Is IFU Validation New?

Is The Need For Validated IFUs A New Issue?

Over the past several years a recurring topic of these weekly blogs has been the need for all healthcare facilities to demand ‘validated’ cleaning and sterilization Instructions For Use (IFUs) from all of their reusable medical device manufacturers. If the manufacturer hasn’t validated their IFUs by an independent laboratory using AAMI and FDA approved testing protocols, you have no assurance of returning clean, sterile, moisture-free instruments back to surgery.

Until recently, the FDA did not require manufacturers to validate their IFUs to prove that their reprocessing instructions actually worked. This lack of a requirement for validation from the FDA has resulted in IFUs that are almost universally the same, and without any documented assurance that they actually work.

“Most companies create an IFU for a new product by plagiarism. They merely copy a competitor’s IFU and change the name. If the IFU is created by a regulatory expert, the IFU will be nearly identical to the competitor’s IFU. However, if the IFU is created by a marketing person, the IFU will explain how their product is totally different from the competitor’s product. Neither approach is effective.”1

The need for validated IFUs from reusable medical device manufacturers is not a new issue. The need for validated IFUs started to appear in various articles and publications almost 20 years ago.

Natalie Lind, CRCST, CCSMC, ACE, pointed out in her article “Reprocessing Specialty Instruments” that, “Improperly processed instruments pose a significant threat to patient outcomes. Failure to process instruments correctly can lead to nosocomial infections. Ideally, reprocessing considerations should be addressed before an instrument is selected and purchased. Part of the overall purchase decision should be the instrument’s cleaning and sterilization validation. 2

Ramona Conner noted in the April 2001 AORN Journal, "Decontamination is the first and most important step in the sterilization process. Inadequate cleaning of organic debris may result in retained organisms and make the sterilization process ineffective.” 3

She continued, "Proper decontamination and removal of all possible biomaterial is the most important step in the sterilization process. High bioburden inhibits the sterilization process, and sterility cannot be guaranteed.” 4

Instrument reprocessing is a significant risk factor that is under the control of the healthcare facility. It has the potential for a significant impact on the prevention of surgical site infections caused by instruments that remain contaminated after reprocessing.

“Do not allow a sales representative, delivery person, or your personnel to make any changes to a manufacturer’s original instrument/container set unless those are addressed in validated FDA-cleared IFU from that manufacturer. If changes are made, the medical devices may no longer be safe for patient use.” 5

As Linda Clement, a consultant in sterile processing for STERIS Corporation, stated back in 2002, "One of the most frustrating and challenging issues confronting sterile processing staff is the continuing struggle to clean and sterilize complicated medical devices, especially laparoscopic instruments. The simple fact of the matter is that if a device is difficult to clean or sterilize, sterile processing technicians are routinely placed in the position to do what they can and hope for the best. Unfortunately, this type of processing leap-of-faith can adversely affect patient care.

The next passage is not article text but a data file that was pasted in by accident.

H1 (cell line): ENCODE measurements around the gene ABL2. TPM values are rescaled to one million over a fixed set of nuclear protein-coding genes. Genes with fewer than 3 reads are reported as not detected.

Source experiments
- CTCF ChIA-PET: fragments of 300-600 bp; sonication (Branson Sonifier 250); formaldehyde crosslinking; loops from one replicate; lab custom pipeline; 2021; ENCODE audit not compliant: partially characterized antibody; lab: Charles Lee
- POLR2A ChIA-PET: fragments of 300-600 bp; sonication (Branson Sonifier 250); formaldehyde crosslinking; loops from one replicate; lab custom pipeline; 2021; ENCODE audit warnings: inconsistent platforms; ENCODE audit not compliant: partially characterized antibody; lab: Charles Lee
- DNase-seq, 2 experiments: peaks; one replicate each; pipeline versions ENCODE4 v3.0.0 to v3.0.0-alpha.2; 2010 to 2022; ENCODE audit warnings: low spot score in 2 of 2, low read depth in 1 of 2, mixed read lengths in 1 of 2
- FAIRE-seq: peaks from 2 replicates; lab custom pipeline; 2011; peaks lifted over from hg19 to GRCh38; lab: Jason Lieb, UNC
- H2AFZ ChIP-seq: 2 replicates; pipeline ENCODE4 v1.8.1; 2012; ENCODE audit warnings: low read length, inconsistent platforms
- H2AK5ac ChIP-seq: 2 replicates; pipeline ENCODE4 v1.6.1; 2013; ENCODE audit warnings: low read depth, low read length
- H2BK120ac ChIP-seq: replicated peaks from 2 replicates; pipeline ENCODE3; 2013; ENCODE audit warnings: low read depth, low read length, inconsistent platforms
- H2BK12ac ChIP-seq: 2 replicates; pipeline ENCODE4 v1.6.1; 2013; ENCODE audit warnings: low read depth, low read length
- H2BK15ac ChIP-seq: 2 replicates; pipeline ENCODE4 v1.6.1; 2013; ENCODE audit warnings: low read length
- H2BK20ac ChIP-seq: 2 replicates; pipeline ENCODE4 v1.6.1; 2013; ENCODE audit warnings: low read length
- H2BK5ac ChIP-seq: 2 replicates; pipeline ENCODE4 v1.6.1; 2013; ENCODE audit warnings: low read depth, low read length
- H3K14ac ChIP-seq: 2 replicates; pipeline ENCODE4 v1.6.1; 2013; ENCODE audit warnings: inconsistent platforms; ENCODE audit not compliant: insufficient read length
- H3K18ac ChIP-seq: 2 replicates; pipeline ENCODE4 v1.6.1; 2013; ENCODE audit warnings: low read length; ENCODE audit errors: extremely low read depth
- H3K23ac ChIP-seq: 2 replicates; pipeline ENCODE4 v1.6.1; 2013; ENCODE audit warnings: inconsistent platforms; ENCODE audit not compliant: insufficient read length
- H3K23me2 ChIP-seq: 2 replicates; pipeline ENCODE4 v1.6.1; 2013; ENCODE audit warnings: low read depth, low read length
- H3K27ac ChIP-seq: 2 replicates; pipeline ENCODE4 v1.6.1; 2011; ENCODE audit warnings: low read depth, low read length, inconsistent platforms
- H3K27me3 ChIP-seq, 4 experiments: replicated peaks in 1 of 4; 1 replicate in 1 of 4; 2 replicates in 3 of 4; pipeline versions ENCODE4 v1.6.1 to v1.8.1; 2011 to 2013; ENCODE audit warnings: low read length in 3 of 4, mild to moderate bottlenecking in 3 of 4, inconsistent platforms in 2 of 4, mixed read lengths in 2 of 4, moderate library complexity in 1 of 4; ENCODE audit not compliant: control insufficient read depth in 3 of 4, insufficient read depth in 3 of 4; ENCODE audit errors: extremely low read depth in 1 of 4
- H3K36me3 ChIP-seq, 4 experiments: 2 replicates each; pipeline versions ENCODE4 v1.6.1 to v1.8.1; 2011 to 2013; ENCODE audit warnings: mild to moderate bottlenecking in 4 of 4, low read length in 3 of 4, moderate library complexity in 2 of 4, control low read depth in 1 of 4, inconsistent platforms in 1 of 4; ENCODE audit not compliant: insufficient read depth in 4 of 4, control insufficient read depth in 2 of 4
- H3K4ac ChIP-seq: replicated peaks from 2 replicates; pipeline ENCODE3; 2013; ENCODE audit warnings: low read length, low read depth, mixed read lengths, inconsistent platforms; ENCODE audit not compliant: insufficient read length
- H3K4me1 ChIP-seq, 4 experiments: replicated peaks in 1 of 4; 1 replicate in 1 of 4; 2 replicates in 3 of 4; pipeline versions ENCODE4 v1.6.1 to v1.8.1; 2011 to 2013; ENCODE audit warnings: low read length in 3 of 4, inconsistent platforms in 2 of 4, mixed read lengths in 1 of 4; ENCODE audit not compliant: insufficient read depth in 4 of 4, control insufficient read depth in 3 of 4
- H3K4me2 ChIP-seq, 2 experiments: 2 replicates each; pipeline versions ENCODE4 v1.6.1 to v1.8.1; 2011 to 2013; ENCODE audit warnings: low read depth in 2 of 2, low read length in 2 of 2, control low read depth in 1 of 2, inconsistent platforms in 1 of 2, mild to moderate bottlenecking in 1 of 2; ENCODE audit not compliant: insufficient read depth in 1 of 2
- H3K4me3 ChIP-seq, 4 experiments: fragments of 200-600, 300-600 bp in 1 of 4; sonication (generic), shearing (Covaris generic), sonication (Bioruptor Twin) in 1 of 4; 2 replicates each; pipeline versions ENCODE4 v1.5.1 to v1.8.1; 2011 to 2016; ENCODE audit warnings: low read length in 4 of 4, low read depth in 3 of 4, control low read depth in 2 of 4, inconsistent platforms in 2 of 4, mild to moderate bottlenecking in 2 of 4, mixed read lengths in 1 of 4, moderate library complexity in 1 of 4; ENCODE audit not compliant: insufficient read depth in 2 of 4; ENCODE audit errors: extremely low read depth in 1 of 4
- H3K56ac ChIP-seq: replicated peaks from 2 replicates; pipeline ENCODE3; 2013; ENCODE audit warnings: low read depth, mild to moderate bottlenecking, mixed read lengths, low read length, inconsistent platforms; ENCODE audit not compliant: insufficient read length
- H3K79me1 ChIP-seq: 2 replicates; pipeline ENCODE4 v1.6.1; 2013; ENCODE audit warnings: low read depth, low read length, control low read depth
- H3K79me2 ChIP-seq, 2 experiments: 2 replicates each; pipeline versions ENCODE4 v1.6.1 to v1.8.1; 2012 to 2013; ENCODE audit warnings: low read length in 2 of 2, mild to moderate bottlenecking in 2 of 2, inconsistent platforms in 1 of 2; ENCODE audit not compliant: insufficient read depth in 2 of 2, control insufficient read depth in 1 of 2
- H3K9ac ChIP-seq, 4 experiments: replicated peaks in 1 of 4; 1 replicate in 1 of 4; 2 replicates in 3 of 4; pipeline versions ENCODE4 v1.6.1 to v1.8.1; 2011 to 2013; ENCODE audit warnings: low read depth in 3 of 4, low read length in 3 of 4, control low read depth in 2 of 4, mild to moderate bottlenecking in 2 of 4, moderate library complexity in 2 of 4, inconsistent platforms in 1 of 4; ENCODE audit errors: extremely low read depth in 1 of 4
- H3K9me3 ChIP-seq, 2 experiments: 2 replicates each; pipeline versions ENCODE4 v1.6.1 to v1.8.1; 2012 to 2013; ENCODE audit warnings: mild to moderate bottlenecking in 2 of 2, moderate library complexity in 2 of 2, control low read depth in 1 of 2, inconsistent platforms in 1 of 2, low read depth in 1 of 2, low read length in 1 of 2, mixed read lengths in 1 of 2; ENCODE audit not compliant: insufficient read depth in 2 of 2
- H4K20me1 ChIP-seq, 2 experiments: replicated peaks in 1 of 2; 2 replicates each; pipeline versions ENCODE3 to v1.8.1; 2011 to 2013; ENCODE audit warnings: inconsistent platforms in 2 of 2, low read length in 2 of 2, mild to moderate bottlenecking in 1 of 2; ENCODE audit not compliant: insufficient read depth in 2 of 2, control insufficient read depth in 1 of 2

The ICP [Infection Control Personnel] should request data from all manufacturers of laparoscopic and endoscopic equipment in the facility (both flexible and rigid) verifying cleanability -- i.e., documentation that an independent laboratory has performed the testing that proves the device can actually be cleaned of bioburden, preparing it for sterilization.” 6

Dennis Maki, MD, head of the infectious diseases department at the University of Wisconsin Medical School, emphasizes, "When sales representatives makes claims about how well their product works, ask to see their documentation -- clinicals, independent laboratory testing, etc. If the manufacturer can't document its claims, why would you use that product with your patients?" 6

As these old articles point out, the need for validated IFUs to protect patients from contaminated instruments has been around for a long time. When reviewing IFUs, ensure that the manufacturer used an independent laboratory to validate their cleaning and sterilization IFUs.

When asking your instrument vendors for a copy of their validated IFUs, you need to follow Linda Clement’s advice, "Be sure the vendor understands you are asking for more than just cleaning instructions. You must have the independent verification that those instructions actually work for cleaning the instrument." 7

  1. Medical Device Academy blog, Rob Packard, April 12, 2017
  2. Reprocessing Specialty Instruments” Natalie Lind, CRCST, CCSMC, ACE, Infection Control Today, June 2000
  3. Washing and restringing instruments; bone debris; preparing setups; patient restraints; Group A Streptococcus.” Ramona L. Conner, AORN Journal, Volume 73, Issue 4, April, 2001, Pages 835, 837-838
  4. Cite.
  5. OR Manager, Vol. 27, Number 3, March, 2011
  6. “Laparoscopic Instruments: Handle With CareAnn Hewitt, RN, BSN, MM, Infection Control Today, November 2002
  7. Cite.